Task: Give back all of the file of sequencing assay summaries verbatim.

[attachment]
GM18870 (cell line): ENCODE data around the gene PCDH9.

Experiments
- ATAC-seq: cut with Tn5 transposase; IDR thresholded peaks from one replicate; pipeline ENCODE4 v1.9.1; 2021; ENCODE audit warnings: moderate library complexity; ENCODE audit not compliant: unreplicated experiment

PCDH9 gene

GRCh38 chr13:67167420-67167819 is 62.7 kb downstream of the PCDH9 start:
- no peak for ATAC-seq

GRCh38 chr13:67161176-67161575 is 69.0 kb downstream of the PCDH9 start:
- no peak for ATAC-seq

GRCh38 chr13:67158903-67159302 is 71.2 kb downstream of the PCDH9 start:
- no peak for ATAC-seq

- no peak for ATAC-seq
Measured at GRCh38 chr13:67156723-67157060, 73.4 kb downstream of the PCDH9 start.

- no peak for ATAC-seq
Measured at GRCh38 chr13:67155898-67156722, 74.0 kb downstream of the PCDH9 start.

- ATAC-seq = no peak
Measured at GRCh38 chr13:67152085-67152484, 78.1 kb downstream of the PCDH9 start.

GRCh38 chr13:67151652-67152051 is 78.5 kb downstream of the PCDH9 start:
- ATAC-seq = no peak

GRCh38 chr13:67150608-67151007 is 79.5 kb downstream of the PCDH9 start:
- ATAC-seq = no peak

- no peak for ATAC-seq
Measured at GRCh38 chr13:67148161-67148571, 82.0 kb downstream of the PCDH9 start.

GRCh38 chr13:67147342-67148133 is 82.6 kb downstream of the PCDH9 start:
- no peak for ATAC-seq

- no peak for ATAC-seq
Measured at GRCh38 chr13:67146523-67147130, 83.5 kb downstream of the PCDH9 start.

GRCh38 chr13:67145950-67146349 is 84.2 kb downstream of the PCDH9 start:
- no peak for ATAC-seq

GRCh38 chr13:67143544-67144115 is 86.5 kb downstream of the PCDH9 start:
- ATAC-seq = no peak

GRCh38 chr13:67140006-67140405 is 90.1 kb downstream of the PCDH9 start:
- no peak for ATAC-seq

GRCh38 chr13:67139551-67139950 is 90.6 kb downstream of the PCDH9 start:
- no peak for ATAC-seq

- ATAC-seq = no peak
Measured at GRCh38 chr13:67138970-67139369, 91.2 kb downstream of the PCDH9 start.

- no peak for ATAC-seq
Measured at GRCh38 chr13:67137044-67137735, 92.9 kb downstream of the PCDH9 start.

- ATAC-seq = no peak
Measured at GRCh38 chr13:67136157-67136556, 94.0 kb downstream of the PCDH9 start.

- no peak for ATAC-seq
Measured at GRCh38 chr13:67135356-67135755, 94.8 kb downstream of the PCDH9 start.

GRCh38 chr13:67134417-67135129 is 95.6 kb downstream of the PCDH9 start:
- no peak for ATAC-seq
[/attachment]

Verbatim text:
GM18870 (cell line): ENCODE data around the gene PCDH9.

Experiments
- ATAC-seq: cut with Tn5 transposase; IDR thresholded peaks from one replicate; pipeline ENCODE4 v1.9.1; 2021; ENCODE audit warnings: moderate library complexity; ENCODE audit not compliant: unreplicated experiment

PCDH9 gene

GRCh38 chr13:67167420-67167819 is 62.7 kb downstream of the PCDH9 start:
- no peak for ATAC-seq

GRCh38 chr13:67161176-67161575 is 69.0 kb downstream of the PCDH9 start:
- no peak for ATAC-seq

GRCh38 chr13:67158903-67159302 is 71.2 kb downstream of the PCDH9 start:
- no peak for ATAC-seq

- no peak for ATAC-seq
Measured at GRCh38 chr13:67156723-67157060, 73.4 kb downstream of the PCDH9 start.

- no peak for ATAC-seq
Measured at GRCh38 chr13:67155898-67156722, 74.0 kb downstream of the PCDH9 start.

- ATAC-seq = no peak
Measured at GRCh38 chr13:67152085-67152484, 78.1 kb downstream of the PCDH9 start.

GRCh38 chr13:67151652-67152051 is 78.5 kb downstream of the PCDH9 start:
- ATAC-seq = no peak

GRCh38 chr13:67150608-67151007 is 79.5 kb downstream of the PCDH9 start:
- ATAC-seq = no peak

- no peak for ATAC-seq
Measured at GRCh38 chr13:67148161-67148571, 82.0 kb downstream of the PCDH9 start.

GRCh38 chr13:67147342-67148133 is 82.6 kb downstream of the PCDH9 start:
- no peak for ATAC-seq

- no peak for ATAC-seq
Measured at GRCh38 chr13:67146523-67147130, 83.5 kb downstream of the PCDH9 start.

GRCh38 chr13:67145950-67146349 is 84.2 kb downstream of the PCDH9 start:
- no peak for ATAC-seq

GRCh38 chr13:67143544-67144115 is 86.5 kb downstream of the PCDH9 start:
- ATAC-seq = no peak

GRCh38 chr13:67140006-67140405 is 90.1 kb downstream of the PCDH9 start:
- no peak for ATAC-seq

GRCh38 chr13:67139551-67139950 is 90.6 kb downstream of the PCDH9 start:
- no peak for ATAC-seq

- ATAC-seq = no peak
Measured at GRCh38 chr13:67138970-67139369, 91.2 kb downstream of the PCDH9 start.

- no peak for ATAC-seq
Measured at GRCh38 chr13:67137044-67137735, 92.9 kb downstream of the PCDH9 start.

- ATAC-seq = no peak
Measured at GRCh38 chr13:67136157-67136556, 94.0 kb downstream of the PCDH9 start.

- no peak for ATAC-seq
Measured at GRCh38 chr13:67135356-67135755, 94.8 kb downstream of the PCDH9 start.

GRCh38 chr13:67134417-67135129 is 95.6 kb downstream of the PCDH9 start:
- no peak for ATAC-seq